Introduction
Over the past couple of decades, I’ve been a real advocate of encouraging organizations to understand the potential value of their data. At times, it has been frustrating to try to convince organizations that data can be the difference between business success and business failure. More recently, though, the value of data has begun to be better understood and more effectively utilized. If we look back 20 years ago, we were producers of data. For example, we used data for taking and processing orders. And, we produced copious amounts of transaction data. Companies spent a great deal of time inputting data, but very few resources were allocated to doing anything constructive with that data. As a result, the data largely sat unused after a transaction was completed. Data was a necessary part of doing business, but was not being utilized to its full potential.
As technologies and products began to emerge that could facilitate faster data entry, more and more organizations began to view data as a key piece of the business that could be leveraged to improve operations—through sales or cost-reduction or inventory management. But they still lacked the tools to see the data as more than fields in a database. It was as if the data that drove and supported their companies was stored inside a glass case—untouchable and out of reach.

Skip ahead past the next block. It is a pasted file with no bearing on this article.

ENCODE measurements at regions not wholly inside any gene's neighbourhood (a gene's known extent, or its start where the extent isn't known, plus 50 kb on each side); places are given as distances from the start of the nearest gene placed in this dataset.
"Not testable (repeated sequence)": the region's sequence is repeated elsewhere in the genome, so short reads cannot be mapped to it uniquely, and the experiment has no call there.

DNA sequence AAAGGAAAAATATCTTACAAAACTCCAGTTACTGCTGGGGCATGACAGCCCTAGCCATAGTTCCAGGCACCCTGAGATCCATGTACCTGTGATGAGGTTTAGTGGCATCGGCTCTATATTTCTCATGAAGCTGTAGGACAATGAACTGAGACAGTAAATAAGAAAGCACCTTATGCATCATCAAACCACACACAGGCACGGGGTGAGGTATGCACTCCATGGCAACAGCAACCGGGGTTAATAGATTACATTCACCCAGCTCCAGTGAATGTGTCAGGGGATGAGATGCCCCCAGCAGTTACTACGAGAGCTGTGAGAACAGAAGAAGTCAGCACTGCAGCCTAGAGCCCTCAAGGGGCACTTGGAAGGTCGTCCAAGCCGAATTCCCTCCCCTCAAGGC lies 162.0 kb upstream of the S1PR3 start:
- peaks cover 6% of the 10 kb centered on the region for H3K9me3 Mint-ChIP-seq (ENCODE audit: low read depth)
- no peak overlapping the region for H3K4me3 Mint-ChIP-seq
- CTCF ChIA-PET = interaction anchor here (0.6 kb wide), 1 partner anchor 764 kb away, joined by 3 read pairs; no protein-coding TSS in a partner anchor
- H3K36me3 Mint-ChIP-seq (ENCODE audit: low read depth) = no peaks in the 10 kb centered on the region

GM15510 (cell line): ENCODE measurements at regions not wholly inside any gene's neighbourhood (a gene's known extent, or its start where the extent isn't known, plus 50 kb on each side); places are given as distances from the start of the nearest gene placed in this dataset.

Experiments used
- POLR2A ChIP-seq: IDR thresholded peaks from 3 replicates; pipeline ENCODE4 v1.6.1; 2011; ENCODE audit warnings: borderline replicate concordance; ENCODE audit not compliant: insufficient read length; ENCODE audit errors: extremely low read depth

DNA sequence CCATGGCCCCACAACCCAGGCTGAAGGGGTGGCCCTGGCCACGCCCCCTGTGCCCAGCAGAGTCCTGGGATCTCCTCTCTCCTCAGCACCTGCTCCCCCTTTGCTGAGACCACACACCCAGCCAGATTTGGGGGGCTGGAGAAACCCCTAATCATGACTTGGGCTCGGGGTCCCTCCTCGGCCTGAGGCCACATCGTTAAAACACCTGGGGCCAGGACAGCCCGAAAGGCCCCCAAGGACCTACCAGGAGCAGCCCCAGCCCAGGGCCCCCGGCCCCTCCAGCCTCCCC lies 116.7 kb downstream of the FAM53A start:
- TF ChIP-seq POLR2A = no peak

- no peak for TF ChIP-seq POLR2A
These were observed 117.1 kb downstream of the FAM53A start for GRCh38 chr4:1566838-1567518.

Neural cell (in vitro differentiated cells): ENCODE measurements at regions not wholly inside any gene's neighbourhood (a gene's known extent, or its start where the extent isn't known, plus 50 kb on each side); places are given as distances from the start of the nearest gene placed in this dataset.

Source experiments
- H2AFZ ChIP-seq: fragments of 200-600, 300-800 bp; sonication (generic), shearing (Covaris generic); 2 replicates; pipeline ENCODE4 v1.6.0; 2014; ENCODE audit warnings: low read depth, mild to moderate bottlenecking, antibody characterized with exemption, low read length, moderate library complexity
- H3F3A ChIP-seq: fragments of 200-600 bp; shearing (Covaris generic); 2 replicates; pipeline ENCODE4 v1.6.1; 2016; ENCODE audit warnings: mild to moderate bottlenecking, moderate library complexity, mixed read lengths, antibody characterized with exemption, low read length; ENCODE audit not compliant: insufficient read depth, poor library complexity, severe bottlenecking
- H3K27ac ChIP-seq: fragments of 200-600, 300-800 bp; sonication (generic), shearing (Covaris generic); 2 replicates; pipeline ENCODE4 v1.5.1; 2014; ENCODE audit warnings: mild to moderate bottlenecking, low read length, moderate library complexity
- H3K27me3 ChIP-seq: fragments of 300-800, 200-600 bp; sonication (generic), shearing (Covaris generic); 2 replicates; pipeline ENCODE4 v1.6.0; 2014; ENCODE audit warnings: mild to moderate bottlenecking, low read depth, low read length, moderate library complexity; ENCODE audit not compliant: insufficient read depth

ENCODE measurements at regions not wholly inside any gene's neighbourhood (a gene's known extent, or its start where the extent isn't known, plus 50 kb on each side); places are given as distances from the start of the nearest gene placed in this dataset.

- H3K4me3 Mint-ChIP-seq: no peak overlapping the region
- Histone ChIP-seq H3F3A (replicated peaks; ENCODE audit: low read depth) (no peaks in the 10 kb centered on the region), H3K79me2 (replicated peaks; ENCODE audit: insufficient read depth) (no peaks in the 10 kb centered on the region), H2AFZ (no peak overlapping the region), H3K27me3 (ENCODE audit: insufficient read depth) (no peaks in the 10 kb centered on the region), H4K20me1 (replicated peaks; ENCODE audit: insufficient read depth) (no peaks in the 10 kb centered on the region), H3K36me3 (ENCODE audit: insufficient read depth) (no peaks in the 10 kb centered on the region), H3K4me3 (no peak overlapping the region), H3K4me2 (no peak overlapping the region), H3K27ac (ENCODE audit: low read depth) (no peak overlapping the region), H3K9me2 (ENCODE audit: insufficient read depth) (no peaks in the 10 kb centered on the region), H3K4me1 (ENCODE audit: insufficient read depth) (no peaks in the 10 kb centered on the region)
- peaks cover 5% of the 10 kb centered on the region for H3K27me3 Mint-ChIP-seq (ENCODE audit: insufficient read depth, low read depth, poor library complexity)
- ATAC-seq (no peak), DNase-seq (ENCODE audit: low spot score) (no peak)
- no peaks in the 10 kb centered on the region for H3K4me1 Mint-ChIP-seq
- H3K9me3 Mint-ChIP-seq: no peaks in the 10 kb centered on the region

Today, all companies have data. It is an integral part of day-to-day operations. Yet few companies treat data as a strategic asset. It reminds me ...

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